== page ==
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All of the above names appear in the index of Taschen volume III with the exception of Paul Palmer.
The house has so much in common with Sturges---down to the knobby spindles rising from the 4x12 ceiling beams, and the steel cantilever beam that's longer past the fulcrum than behind it---here in steel, and unsupported by a diagonal.
And as at Sturges, the visible spread bracket doesn't meet the brick base at an angle, but levels off at the bottom before reaching it.
Could it be that the blueprinted section is the later version, and that the brick wall, which doesn't appear in other versions of this part of the house, is supporting one or more of the steel floor-support beams ?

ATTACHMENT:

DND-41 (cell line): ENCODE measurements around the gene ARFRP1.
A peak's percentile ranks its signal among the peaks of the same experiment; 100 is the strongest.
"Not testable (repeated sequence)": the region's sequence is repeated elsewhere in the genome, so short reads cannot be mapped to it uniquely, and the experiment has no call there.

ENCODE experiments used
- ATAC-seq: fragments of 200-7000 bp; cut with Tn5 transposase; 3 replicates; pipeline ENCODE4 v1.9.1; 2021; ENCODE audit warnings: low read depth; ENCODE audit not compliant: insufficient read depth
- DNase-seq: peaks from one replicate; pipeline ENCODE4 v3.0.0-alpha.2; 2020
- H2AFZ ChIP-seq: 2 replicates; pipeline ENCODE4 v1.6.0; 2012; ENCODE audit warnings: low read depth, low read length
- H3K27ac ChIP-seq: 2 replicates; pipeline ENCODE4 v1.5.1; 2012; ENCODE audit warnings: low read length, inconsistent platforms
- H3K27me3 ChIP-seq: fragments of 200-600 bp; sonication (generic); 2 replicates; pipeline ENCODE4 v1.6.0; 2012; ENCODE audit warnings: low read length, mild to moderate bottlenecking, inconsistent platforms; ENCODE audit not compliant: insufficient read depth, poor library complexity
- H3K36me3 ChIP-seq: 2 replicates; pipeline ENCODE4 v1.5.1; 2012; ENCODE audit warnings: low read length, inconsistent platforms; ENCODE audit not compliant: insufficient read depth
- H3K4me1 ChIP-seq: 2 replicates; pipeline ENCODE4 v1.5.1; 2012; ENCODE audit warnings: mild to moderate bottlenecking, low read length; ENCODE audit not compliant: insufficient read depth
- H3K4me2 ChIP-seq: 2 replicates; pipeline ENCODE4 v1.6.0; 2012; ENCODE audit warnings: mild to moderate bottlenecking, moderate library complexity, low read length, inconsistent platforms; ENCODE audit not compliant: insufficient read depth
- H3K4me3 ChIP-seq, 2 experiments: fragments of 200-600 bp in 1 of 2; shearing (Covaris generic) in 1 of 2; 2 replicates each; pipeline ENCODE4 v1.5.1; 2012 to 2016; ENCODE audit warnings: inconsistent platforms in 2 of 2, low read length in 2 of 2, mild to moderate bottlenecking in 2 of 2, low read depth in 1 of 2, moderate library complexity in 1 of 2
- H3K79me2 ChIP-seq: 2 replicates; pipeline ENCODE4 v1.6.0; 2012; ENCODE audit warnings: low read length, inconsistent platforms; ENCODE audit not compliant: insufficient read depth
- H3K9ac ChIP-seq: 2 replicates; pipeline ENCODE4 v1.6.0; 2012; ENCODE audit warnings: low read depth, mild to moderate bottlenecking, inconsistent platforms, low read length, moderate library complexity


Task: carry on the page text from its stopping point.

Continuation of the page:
These elevations and plan supply an answer:
I would define Sander as a poor cousin of Sturges, bigger, heftier, costlier, but not as elegant.
Swan, with all of that concrete, might have turned out to be a heavy-handed Sturges.
Were the balconies enclosed, or was the house built without them ?